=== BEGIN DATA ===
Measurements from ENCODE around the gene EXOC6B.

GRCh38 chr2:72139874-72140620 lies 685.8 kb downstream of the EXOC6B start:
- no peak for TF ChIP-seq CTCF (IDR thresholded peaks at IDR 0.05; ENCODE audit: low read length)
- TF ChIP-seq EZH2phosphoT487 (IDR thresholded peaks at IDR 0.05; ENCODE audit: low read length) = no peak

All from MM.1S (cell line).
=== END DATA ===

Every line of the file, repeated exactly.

Measurements from ENCODE around the gene EXOC6B.

GRCh38 chr2:72139874-72140620 lies 685.8 kb downstream of the EXOC6B start:
- no peak for TF ChIP-seq CTCF (IDR thresholded peaks at IDR 0.05; ENCODE audit: low read length)
- TF ChIP-seq EZH2phosphoT487 (IDR thresholded peaks at IDR 0.05; ENCODE audit: low read length) = no peak

All from MM.1S (cell line).